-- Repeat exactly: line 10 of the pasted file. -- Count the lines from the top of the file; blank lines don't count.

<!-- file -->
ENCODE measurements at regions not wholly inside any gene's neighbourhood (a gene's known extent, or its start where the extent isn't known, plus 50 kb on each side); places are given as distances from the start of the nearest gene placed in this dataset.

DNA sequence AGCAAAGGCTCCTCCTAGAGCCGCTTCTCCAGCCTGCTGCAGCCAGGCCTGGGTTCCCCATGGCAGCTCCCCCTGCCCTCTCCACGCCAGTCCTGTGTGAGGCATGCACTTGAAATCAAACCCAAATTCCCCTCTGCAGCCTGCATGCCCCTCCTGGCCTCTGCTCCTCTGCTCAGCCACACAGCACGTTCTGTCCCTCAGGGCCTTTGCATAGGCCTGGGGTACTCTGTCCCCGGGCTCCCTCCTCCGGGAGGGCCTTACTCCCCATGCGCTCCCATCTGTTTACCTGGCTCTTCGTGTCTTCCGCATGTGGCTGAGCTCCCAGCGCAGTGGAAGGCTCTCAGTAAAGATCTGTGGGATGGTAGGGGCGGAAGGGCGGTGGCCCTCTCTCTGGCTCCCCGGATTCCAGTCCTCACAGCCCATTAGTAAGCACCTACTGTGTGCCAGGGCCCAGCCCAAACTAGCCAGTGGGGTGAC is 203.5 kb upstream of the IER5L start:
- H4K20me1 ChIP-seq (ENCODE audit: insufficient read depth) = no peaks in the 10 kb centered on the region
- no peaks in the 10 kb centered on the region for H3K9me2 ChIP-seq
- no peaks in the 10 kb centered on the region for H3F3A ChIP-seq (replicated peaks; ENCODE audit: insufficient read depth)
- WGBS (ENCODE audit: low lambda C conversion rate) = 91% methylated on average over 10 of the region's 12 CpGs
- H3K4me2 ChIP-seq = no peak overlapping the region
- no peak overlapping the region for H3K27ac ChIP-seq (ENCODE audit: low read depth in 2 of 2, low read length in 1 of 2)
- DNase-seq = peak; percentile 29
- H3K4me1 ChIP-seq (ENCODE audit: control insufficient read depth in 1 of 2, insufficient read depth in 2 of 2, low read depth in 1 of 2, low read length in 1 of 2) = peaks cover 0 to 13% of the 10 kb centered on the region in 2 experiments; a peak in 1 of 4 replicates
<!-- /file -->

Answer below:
- H3K4me1 ChIP-seq (ENCODE audit: control insufficient read depth in 1 of 2, insufficient read depth in 2 of 2, low read depth in 1 of 2, low read length in 1 of 2) = peaks cover 0 to 13% of the 10 kb centered on the region in 2 experiments; a peak in 1 of 4 replicates